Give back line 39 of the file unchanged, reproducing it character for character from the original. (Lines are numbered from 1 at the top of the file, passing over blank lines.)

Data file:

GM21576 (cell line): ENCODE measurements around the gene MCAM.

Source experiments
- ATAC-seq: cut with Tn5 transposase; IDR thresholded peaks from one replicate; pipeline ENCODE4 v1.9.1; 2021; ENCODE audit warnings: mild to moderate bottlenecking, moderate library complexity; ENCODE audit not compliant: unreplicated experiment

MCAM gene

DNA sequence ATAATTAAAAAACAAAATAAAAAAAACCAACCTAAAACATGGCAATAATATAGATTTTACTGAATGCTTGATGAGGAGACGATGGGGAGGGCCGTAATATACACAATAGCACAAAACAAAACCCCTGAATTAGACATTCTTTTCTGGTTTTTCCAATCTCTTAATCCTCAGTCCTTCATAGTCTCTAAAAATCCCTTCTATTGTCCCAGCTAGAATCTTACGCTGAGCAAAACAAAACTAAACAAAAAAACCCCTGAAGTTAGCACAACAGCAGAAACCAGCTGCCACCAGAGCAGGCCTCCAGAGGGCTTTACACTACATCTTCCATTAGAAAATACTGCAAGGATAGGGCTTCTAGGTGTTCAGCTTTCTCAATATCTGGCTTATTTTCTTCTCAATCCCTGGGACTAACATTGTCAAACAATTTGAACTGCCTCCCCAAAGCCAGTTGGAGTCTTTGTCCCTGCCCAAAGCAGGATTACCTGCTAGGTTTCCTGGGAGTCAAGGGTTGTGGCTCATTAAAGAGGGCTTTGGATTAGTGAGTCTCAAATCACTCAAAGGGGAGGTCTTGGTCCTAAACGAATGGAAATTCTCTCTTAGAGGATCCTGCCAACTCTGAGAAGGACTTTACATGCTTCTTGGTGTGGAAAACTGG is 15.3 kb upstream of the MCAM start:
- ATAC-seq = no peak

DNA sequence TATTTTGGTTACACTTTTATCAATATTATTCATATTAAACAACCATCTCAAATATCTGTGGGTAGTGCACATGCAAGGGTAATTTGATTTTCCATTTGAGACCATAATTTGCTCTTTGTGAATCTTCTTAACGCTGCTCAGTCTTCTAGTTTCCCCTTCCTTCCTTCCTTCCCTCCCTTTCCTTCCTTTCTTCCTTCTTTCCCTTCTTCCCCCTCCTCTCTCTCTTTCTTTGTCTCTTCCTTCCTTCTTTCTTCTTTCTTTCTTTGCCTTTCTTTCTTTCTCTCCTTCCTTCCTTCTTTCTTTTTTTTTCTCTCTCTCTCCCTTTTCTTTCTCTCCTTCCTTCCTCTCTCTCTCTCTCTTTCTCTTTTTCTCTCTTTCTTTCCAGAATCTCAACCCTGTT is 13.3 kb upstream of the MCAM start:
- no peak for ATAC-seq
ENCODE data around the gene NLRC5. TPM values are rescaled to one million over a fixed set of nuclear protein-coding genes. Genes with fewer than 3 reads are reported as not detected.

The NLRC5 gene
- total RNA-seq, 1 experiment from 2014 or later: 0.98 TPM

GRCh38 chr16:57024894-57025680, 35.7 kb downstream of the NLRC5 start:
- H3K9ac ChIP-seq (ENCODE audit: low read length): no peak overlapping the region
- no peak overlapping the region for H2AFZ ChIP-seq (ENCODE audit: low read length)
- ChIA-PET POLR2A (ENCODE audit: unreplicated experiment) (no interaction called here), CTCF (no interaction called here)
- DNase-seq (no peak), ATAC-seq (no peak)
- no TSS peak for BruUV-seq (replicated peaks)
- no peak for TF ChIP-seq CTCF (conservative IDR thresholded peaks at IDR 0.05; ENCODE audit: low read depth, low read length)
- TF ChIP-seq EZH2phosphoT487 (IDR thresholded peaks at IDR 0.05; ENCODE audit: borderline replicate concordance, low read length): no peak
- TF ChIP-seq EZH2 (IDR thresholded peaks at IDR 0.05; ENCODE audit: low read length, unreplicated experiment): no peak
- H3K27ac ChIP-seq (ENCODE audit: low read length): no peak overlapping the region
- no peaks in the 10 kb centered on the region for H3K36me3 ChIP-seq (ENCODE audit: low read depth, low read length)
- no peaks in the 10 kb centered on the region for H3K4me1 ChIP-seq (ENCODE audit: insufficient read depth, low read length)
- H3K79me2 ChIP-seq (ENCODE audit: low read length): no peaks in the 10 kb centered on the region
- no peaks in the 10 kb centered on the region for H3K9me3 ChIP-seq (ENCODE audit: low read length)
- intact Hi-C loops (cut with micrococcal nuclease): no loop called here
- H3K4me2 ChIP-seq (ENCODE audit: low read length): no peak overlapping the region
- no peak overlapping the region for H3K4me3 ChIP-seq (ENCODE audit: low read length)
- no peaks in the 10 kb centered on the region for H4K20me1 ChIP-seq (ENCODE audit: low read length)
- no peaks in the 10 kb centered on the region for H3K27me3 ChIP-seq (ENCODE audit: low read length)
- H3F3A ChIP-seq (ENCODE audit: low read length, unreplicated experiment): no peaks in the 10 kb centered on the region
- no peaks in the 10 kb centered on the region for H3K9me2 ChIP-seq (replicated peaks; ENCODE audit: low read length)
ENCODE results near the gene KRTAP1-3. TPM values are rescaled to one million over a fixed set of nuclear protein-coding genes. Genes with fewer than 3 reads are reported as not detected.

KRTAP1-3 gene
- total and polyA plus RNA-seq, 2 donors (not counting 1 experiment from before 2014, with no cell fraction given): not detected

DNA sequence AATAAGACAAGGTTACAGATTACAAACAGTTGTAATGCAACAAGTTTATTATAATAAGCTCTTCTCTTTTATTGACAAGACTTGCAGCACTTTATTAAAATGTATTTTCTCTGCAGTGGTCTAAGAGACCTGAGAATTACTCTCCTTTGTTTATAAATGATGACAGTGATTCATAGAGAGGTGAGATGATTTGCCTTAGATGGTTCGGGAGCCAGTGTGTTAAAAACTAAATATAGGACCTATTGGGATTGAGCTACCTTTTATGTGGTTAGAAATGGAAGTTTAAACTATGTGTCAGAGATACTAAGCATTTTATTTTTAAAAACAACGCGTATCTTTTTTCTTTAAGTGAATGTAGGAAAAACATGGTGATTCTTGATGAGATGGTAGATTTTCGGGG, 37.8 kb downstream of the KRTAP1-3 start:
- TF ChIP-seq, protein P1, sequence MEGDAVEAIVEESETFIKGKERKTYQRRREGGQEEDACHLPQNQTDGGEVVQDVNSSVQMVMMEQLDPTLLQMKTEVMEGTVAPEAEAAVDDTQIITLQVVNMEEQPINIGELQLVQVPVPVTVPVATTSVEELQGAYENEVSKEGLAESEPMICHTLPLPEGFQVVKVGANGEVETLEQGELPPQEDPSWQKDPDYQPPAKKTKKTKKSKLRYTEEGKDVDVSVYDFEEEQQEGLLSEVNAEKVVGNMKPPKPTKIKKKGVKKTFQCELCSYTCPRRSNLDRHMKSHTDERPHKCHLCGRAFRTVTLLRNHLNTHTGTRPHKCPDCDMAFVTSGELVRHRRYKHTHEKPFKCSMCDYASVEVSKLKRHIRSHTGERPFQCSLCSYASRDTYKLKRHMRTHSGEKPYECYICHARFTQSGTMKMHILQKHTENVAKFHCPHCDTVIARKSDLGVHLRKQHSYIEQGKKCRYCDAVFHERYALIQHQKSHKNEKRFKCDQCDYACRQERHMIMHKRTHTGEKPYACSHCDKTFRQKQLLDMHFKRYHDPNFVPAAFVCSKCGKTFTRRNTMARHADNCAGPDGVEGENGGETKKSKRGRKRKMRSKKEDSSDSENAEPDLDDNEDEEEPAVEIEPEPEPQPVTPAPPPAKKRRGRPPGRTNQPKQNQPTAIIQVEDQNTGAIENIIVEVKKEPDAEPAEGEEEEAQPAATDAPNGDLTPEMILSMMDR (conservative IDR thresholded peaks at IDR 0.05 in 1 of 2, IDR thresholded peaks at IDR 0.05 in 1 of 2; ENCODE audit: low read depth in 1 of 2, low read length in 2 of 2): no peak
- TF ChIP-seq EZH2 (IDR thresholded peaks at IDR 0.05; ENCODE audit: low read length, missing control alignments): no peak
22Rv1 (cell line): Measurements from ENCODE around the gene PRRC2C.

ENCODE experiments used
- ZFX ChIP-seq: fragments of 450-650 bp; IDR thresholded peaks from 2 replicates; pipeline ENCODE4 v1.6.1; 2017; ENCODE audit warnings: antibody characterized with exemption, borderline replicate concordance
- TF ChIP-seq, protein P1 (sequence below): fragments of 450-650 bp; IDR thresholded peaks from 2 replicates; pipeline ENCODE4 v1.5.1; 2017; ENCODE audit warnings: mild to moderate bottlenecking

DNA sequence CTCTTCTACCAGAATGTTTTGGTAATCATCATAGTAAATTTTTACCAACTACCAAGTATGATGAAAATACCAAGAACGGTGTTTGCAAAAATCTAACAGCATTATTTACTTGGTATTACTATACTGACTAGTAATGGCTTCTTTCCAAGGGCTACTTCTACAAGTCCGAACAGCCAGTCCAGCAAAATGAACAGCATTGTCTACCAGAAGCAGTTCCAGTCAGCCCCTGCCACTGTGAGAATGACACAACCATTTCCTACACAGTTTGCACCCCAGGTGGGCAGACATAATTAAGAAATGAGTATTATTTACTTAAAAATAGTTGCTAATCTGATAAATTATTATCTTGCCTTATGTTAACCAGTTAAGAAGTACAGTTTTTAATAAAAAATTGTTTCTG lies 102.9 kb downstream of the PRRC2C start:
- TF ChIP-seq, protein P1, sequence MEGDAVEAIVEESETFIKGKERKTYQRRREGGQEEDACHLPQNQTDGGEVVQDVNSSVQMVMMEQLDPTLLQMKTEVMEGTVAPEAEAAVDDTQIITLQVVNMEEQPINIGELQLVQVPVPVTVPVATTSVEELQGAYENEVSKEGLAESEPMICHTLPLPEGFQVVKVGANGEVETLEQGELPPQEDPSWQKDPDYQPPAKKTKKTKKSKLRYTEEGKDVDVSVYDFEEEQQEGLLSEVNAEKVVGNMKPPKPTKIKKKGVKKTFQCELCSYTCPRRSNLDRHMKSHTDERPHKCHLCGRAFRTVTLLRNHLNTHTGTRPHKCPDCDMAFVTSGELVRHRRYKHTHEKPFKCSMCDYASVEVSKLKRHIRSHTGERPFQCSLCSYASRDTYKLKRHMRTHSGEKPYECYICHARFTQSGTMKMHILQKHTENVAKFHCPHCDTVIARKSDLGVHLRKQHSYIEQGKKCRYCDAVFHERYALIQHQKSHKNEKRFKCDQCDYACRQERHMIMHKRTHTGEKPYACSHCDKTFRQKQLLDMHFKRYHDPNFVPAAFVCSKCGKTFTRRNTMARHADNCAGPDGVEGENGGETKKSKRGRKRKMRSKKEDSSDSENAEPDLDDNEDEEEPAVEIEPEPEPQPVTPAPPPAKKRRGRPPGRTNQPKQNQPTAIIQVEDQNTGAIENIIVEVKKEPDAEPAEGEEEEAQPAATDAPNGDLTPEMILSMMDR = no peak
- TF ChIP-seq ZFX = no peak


22Rv1 (cell line): Measurements from ENCODE around the gene PRRC2C.